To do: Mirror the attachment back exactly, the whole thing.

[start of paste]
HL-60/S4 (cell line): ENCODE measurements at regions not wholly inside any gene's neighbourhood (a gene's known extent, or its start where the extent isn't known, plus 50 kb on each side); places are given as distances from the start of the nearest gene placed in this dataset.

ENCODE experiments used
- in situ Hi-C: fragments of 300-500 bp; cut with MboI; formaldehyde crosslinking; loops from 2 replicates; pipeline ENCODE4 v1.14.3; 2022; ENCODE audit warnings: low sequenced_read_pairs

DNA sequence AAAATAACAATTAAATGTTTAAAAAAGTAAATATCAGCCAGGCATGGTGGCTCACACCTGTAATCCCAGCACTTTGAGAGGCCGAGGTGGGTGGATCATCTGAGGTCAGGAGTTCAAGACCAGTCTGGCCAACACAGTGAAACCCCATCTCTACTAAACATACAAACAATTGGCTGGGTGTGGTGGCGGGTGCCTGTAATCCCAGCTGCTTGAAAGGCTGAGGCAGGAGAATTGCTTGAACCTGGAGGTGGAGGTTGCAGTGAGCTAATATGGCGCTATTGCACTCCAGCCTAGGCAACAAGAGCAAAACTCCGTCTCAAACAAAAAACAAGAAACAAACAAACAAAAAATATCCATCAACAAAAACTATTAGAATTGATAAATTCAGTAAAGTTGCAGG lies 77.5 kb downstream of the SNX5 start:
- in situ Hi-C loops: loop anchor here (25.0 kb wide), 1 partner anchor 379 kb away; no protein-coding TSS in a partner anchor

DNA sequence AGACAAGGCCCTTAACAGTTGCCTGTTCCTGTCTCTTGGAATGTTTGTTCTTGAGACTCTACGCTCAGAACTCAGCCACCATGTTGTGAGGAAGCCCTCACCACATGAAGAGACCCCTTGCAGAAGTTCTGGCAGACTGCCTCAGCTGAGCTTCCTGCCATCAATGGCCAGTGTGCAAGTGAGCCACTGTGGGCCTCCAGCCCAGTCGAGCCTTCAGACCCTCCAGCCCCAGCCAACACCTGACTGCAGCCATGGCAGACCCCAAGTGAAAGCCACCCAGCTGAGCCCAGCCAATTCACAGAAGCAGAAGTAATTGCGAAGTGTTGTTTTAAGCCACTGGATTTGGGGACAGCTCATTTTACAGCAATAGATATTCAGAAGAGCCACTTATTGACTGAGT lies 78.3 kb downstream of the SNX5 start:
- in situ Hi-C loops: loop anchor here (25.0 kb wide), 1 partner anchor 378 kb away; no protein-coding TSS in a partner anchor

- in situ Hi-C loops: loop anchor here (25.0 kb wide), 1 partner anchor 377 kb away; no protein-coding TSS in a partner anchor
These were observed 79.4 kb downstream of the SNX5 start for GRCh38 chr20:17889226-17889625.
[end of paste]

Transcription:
HL-60/S4 (cell line): ENCODE measurements at regions not wholly inside any gene's neighbourhood (a gene's known extent, or its start where the extent isn't known, plus 50 kb on each side); places are given as distances from the start of the nearest gene placed in this dataset.

ENCODE experiments used
- in situ Hi-C: fragments of 300-500 bp; cut with MboI; formaldehyde crosslinking; loops from 2 replicates; pipeline ENCODE4 v1.14.3; 2022; ENCODE audit warnings: low sequenced_read_pairs

DNA sequence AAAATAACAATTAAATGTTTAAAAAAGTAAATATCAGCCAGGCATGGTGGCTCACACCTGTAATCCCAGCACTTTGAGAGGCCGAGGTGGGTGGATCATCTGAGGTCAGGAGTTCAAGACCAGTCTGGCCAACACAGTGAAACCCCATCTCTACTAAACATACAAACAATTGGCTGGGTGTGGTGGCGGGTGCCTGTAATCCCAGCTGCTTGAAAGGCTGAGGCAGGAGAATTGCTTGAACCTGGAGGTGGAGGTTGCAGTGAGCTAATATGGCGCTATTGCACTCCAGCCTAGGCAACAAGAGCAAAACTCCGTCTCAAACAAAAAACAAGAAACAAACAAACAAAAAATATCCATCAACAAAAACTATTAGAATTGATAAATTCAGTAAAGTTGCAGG lies 77.5 kb downstream of the SNX5 start:
- in situ Hi-C loops: loop anchor here (25.0 kb wide), 1 partner anchor 379 kb away; no protein-coding TSS in a partner anchor

DNA sequence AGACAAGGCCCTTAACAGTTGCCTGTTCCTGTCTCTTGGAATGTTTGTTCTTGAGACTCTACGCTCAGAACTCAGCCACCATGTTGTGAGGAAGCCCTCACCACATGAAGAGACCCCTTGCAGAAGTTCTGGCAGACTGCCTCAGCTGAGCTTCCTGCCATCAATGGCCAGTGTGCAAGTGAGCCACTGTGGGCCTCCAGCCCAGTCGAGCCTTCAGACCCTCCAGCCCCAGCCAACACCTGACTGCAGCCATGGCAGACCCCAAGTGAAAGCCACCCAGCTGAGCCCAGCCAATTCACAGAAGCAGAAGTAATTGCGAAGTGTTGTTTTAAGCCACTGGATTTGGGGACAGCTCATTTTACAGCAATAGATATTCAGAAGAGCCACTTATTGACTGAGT lies 78.3 kb downstream of the SNX5 start:
- in situ Hi-C loops: loop anchor here (25.0 kb wide), 1 partner anchor 378 kb away; no protein-coding TSS in a partner anchor

- in situ Hi-C loops: loop anchor here (25.0 kb wide), 1 partner anchor 377 kb away; no protein-coding TSS in a partner anchor
These were observed 79.4 kb downstream of the SNX5 start for GRCh38 chr20:17889226-17889625.